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The American Academy of Pediatrics recently recommended that its members provide emergency contraception to teens who want it to prevent unwanted pregnancy. KING5's Dr. Wendy Sue Swanson, a pediatrician at the Everett Clinic and known online as Seattle Mama Doc has more information on the topic.

Unintended pregnancy in the U.S.

  • 80% of pregnancies in teens are unintended
  • 34 out of 1000 teens (15-19 yrs) have unintended pregnancy
  • Teen pregnancy is declining (abstinence & birth control)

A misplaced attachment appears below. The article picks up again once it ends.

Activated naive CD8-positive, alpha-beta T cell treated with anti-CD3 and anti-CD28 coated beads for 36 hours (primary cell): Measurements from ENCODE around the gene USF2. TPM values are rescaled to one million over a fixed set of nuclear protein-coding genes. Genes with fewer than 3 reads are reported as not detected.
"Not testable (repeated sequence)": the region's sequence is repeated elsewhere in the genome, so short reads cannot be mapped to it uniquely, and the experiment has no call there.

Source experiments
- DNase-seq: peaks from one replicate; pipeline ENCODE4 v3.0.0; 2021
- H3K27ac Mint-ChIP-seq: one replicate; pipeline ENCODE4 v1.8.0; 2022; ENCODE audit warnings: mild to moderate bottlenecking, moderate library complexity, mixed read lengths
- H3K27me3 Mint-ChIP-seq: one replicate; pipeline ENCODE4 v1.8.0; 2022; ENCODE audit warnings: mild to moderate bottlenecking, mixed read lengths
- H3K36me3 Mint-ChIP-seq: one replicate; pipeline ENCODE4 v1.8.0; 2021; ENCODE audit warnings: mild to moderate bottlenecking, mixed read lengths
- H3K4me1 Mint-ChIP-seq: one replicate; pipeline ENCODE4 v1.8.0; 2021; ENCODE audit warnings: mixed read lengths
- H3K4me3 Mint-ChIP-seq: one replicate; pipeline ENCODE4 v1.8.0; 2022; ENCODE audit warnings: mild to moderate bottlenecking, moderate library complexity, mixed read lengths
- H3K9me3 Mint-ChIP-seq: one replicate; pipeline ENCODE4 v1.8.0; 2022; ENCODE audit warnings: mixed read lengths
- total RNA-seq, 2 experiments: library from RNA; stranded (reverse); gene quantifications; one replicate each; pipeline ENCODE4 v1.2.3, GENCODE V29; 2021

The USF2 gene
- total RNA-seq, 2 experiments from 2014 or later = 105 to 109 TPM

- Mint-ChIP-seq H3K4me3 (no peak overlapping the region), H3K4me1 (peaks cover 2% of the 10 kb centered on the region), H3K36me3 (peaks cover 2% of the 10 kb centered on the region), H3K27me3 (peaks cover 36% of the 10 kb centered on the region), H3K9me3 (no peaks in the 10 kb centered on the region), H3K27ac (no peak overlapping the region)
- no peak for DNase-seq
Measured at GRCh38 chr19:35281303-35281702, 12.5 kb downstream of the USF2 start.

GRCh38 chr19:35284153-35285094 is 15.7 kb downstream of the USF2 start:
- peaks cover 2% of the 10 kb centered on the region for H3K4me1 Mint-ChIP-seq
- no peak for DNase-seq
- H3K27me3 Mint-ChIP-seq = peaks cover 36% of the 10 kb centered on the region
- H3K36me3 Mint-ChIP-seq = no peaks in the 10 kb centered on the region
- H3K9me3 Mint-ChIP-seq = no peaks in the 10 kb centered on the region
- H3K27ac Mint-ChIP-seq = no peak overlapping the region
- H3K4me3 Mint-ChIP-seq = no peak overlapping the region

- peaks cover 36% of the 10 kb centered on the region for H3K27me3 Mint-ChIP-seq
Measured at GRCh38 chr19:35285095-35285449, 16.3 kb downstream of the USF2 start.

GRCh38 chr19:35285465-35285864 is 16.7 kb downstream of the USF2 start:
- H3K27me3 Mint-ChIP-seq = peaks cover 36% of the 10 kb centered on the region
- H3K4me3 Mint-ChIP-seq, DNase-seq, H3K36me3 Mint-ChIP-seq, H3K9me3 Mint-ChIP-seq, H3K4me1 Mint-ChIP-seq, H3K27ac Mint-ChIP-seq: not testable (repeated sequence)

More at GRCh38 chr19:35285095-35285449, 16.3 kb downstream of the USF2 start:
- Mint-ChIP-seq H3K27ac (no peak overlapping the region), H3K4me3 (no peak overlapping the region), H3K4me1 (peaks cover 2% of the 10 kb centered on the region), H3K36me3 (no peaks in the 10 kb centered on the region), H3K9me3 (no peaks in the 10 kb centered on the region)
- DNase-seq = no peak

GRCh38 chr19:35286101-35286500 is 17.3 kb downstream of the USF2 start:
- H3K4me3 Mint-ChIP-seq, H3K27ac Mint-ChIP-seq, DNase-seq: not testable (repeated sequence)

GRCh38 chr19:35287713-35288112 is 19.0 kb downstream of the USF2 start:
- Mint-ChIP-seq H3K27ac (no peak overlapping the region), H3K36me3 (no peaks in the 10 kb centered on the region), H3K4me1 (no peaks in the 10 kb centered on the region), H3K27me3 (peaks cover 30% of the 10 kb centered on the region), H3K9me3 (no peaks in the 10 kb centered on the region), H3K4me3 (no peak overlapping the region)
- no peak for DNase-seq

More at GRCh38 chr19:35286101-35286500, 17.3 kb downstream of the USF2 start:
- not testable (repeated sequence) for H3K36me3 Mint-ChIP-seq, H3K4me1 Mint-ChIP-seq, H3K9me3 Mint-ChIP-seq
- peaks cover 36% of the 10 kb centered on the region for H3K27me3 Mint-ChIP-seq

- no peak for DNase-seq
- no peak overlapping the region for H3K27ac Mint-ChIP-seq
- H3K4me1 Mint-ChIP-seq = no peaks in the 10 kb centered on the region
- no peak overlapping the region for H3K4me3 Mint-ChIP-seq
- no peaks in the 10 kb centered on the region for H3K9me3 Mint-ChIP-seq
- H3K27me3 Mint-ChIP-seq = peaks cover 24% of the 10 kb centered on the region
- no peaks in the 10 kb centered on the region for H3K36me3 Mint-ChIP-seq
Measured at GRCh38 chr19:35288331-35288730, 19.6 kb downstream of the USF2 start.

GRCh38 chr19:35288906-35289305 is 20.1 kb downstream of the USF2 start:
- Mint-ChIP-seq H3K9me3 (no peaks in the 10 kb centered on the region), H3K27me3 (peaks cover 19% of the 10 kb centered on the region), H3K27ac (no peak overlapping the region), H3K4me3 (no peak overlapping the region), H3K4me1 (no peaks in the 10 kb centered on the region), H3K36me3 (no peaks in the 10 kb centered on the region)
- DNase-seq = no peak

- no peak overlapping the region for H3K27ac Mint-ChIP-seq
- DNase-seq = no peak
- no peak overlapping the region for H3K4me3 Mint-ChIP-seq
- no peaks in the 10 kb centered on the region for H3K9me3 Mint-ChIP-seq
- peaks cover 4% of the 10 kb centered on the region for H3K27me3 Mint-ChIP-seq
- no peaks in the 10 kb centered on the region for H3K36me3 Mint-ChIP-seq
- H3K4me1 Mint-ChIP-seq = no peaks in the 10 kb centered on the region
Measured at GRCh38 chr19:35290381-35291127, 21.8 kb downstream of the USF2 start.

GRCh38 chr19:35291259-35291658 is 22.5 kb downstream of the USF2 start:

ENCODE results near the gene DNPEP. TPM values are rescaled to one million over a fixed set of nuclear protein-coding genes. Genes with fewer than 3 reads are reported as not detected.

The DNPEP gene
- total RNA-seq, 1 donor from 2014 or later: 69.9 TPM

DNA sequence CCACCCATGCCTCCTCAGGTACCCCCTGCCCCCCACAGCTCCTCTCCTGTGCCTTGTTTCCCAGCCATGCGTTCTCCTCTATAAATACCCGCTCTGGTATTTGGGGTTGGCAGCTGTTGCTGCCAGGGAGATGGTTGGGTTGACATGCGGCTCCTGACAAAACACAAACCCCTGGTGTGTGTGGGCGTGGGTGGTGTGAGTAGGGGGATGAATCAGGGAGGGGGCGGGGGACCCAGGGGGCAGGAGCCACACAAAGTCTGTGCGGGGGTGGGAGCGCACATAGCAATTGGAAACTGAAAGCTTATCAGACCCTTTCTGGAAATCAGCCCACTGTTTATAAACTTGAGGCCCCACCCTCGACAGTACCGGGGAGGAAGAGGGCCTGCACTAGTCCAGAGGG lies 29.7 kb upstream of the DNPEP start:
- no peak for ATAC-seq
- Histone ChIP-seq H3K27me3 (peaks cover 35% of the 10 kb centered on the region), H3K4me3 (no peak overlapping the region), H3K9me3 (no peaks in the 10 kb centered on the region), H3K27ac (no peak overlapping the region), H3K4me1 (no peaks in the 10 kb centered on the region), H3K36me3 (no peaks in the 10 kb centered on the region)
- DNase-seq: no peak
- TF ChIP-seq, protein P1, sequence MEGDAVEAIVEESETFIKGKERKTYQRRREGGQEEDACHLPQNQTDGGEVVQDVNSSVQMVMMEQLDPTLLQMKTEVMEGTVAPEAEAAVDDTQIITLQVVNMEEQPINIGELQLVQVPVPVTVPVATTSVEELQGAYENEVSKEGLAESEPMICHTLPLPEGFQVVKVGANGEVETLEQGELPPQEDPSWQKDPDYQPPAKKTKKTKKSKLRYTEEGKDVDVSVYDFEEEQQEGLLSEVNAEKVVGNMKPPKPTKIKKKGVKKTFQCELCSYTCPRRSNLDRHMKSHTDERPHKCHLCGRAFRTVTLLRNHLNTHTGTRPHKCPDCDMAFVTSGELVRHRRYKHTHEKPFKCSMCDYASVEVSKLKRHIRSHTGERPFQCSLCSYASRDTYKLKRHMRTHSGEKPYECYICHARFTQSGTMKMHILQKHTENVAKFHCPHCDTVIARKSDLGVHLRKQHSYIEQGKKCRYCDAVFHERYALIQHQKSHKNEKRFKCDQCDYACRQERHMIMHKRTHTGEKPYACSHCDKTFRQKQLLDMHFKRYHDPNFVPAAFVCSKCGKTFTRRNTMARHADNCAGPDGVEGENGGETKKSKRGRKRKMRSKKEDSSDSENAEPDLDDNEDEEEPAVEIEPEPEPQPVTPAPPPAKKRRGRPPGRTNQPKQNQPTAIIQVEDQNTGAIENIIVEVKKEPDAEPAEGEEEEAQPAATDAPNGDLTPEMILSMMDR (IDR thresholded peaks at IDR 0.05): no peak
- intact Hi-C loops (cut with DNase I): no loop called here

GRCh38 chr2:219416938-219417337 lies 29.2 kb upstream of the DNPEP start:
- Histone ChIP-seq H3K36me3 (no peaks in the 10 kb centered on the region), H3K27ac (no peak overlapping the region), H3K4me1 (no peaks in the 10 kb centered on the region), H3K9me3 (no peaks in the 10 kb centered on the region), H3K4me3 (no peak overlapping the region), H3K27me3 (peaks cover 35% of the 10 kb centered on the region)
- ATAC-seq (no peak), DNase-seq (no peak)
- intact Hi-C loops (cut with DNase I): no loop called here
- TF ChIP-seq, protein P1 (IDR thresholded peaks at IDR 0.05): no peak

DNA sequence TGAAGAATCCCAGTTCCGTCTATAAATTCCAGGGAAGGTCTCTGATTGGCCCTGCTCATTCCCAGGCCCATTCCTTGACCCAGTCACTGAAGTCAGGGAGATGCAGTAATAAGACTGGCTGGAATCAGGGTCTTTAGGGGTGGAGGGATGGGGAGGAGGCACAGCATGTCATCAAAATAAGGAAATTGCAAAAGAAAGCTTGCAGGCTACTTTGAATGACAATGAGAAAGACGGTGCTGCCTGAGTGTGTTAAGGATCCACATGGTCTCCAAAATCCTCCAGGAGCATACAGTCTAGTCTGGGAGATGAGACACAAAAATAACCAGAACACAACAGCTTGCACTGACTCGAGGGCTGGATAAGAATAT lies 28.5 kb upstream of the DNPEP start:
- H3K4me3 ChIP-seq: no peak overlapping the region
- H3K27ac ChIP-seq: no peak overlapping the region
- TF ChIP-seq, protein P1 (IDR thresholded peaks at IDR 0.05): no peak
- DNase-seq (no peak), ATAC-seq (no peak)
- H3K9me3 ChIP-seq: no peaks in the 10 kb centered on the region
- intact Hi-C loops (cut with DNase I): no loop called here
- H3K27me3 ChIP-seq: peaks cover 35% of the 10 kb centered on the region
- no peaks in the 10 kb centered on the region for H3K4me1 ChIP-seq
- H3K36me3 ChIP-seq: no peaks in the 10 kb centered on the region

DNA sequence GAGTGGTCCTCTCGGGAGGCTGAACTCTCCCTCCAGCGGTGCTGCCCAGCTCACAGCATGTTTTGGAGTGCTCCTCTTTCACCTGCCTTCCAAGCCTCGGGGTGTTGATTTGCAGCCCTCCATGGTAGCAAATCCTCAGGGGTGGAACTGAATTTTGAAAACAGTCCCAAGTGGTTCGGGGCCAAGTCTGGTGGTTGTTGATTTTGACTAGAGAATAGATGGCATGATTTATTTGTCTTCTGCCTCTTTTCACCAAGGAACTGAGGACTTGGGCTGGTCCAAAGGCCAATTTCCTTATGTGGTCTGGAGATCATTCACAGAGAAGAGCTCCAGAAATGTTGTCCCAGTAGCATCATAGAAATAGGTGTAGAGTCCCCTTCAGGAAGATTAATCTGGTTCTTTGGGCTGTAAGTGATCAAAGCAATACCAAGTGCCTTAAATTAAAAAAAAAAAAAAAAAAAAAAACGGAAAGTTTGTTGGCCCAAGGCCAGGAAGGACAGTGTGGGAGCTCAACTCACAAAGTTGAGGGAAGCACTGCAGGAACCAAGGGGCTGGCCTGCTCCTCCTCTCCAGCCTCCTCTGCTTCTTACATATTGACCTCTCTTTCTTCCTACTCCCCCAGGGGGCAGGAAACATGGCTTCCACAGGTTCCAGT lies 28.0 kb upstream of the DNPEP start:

• 13% of 15 year-olds have had sex
  • 70% of 19 year-olds have had sex

How does emergency contraception work?

  1. Works the same way hormonal birth control does.
  2. Hormones work by preventing ovulation and follicles that release eggs
  3. Side effects: heavy period, nausea or vomiting (less common)
  4. Take within 72-to-120 hours of unprotected intercourse.
  5. Works best when taken within one day of sex

What teens and parents need to know

  1. Majority of teens are sexually active by end of high school
  2. Emergency contraception is1 strategy to prevent pregnancy
  3. Works best in first 24 hours, but is indicated for 5 days after sex
  4. No protection from sexually transmitted diseases or infections

Related links

More about Dr. Swanson:Facebook | Twitter:@ | Read Her Blog

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